On October 12, 2010, at the height of autumn’s cold, Iran lost its warmest voice. Marzieh, the great diva of Iranian songs, became eternal. Now on the anniversary of the passing of this great national artist and the brave freedom-fighter, we take a glance at her life.
Ashraf-ol Sadat Mortezaei, with the stage name of Marizeh, started her career at the age of 19. In 1943, three years after Iran’s national radio establishment, Marzieh was among the first artists to perform on radio.
One of Marzieh’s first works of art was participating in the most valuable music program of Radio Iran called “Golhay-e Rangarang,” or “Colorful Flowers”. Marzieh’s competence in the art of combing poetry and music, and singing over 2,000 songs, turned her into Iran’s legendary singer.
But what shines beyond Marzieh’s artistic values is the outstanding human character of this great woman and her brave patriotism that makes her unique as the lady of Iranian art.
When the mullahs’ regime took power in 1979, Marzieh stopped singing for 15 years. But Marzieh’s 15-year silence was the calm before the storm. Her love for Iran and Iranians caused her to join the movement for freedom and democracy. Her choice to be in the resistance’s ranks turned her into an eternal shining star in Iran’s history of art and culture.
The position of art and artists in the religious dictatorship of Iran
Since the mullahs’ regime hijacked the 1979, Iranian art and culture was among the first to be targeted by this medieval regime. Thus, Iranian artists in all fields of art came under fire by the mullahs’ regime.
Among all the Iranian arts and artists, music and musicians were the first and foremost victims of the reactionary clerics. Iranian musicians, singers, and Persian instrument players were subjected to the most severe anti-human and anti-cultural repressions of the mullahs. Many of them were forced to leave their homeland, and many were silenced forever or imprisoned and harassed by the regime.
Contrary to the mullahs’ regime and its hysterical opposition to arts, particularly music, the Iranian Resistance, particularly the People’s Mojahedin Organization of Iran (PMOI/MEK) paid enormous respect to the Iranian arts and artists.
The Iranian Resistance, despite being under sever oppression, has always considered preserving the Iranian culture and art as part of its struggle for freedom and democracy.
Thus, many Iranian artists and musicians joined the Iranian Resistance or became members of the National Council of Resistance of Iran (NCRI). Some of these renowned artists include Emad Ram, Master of Music, composer and singerl; Manouchehr Sakhaei, a popular Iranian singer; Ms. Marjan, renowned film actress, and singer; Bahram Alivandi, a prominent painter; Andranik Asatourian, renowned composer, songwriter, and singer; and Mansour Ghadarkhah, a director; and many other artists.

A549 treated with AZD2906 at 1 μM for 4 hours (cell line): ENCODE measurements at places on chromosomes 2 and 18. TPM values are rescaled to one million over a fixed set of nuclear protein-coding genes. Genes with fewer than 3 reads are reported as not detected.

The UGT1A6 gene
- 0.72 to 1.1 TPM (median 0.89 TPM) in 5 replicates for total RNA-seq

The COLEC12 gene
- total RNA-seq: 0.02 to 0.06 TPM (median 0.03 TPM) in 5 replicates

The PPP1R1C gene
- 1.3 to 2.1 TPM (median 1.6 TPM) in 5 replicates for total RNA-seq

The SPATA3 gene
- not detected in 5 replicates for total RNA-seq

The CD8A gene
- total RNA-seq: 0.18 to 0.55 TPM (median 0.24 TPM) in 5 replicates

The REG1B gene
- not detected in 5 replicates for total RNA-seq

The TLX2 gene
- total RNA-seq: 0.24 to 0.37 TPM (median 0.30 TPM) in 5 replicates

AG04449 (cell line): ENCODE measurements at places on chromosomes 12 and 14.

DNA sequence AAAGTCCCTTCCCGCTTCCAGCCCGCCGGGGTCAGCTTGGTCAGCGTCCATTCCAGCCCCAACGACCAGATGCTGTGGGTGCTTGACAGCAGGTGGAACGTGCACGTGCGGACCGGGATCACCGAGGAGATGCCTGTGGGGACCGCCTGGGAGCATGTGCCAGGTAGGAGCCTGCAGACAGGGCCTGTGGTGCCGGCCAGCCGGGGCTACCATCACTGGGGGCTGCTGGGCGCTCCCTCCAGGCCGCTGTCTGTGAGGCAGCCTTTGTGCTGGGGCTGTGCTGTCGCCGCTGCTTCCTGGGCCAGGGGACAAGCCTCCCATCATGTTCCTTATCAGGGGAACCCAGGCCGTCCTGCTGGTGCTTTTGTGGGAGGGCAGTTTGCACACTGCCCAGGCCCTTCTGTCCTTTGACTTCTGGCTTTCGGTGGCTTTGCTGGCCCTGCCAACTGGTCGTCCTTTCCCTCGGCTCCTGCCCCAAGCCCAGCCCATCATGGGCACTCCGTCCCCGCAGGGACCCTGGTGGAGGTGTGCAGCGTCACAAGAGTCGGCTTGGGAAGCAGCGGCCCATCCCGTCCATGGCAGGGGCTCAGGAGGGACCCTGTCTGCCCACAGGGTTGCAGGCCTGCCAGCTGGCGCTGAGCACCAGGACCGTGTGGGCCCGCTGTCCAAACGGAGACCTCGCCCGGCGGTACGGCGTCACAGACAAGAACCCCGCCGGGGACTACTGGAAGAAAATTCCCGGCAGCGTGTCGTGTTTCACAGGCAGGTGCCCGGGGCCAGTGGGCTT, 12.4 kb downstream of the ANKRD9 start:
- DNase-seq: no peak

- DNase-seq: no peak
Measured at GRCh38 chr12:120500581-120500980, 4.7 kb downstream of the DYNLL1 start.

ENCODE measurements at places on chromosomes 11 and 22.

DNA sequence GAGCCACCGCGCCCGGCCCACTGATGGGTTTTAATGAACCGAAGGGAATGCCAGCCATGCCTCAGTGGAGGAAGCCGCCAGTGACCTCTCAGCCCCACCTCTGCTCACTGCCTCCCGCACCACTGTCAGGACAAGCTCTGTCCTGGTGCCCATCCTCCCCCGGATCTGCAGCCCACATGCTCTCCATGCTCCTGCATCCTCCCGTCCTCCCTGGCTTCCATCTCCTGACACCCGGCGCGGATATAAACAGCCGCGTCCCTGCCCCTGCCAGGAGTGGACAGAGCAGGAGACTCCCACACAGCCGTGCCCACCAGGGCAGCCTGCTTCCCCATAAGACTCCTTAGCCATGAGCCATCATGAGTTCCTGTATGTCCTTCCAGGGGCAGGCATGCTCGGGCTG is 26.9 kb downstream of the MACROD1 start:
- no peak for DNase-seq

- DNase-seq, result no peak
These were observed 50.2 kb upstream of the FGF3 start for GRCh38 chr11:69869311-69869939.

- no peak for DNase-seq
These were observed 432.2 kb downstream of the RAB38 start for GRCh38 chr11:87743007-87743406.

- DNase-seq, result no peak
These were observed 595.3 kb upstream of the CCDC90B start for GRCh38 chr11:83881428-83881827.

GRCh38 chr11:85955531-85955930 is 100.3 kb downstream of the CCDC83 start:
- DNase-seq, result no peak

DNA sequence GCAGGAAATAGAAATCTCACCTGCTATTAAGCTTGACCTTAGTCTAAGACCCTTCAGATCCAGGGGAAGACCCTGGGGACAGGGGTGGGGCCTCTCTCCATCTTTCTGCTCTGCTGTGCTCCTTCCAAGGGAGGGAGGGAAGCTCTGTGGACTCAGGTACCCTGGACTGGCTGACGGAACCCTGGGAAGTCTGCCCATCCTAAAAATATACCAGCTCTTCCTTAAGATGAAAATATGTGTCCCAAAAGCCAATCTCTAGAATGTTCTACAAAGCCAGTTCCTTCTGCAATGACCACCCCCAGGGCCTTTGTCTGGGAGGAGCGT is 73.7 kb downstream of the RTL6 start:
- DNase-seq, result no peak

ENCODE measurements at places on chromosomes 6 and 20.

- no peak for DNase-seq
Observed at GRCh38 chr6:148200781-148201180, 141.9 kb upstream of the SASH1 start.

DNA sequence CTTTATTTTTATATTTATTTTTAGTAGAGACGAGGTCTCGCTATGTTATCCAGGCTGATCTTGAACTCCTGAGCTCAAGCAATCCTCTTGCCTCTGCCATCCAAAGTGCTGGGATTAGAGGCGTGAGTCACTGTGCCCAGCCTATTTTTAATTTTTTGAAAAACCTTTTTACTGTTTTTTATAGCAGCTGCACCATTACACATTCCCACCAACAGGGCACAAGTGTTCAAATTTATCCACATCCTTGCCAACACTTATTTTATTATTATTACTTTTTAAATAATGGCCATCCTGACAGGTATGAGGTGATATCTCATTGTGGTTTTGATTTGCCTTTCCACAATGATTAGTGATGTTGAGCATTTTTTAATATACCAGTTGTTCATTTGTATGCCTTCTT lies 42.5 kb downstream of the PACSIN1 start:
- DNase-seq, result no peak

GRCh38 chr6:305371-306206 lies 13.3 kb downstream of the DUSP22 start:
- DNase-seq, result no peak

Meeting with Maryam Rajavi
After 15 years of silence, and living under pressure in Iran, in August 1994, Marizeh left Iran for Paris, where she met the NCRI’s president-elect Mrs. Maryam Rajavi and joined the Iranian Resistance. From that day until her last moments, Marzieh supported the MEK and Mrs. Rajavi with all her power and performed various concerts all over the world.
From 1993 until her voice became eternal, her life record is a valuable collection that makes Marzieh a unique phenomenon not only in the history of Iranian art, but also in the history of contemporary nations. She was among the rare great artists that combined art with the struggle for freedom. She put all her art in the path of her nation’s glorious resistance against the darkest dictatorship in Iran’s contemporary history. Her presence in Iraq, among the freedom fighters of the National Liberation Army, her concerts in different countries and her political activities and meetings with politicians helped the Iranian people’s struggle to move forward on the path of achieving freedom.
Marzieh, the diva of Iranian songs, was the pleasant voice of a nation’s 60 years of suffering and emotions. She represented Iranian women’s resilience and resistance in the face of the misogynous mullahs’ regime. Thus, her voice became eternal in Iran and its history.
When Marzieh joined the Iranian Resistance, she went to Camp Ashraf, home to the MEK and NLA members and held her first concert for them.
After entering Ashraf, her voice captured the hearts of the oppressed people in Iran and free Iranians around the world who had not heard her voice for 15 years.
She said: “I proudly wore a uniform of the struggle for freedom. I stand by my people until my last breath, proud and happy.”
In one of her letters she said: “I have not come for an easy victory. I have come to share in all the sorrows and joys and defeats and victories of the purest and bravest men and women of my nation.”
“I have come to use all my talent, power, energy, art, and voice for the freedom of the country, for the freedom of Iran and our honorable and noble people. I have come to warmly shake the hand of the great lady of the Iranian Resistance… I will be with you, with you in you, I will find spring,” she said.
Thus, Marzieh sang the dazzling and fiery song in the field of political struggle, which is was the song of honor and pride.
From “Kaveh Mihan” and “Iran Zamin” to “Like a Jungle” and “Freedom Army” and the call to prayer that is adorned with greetings to Fatemeh Zahra, Marzieh sang “in the name of the red rose,” encouraging all the walkers of “the midnight” of Iran under the mullahs’ regime to spread perfume of “the beloved” across Iran.
Having put all her art on the path of resistance against the darkest dictatorship of contemporary history, her life record became a valuable collection of art and resistance from the day she joined the resistance movement until her voice became eternal. Thus, she became unique not only in the history of Iranian art, but also in the art history of contemporary nations.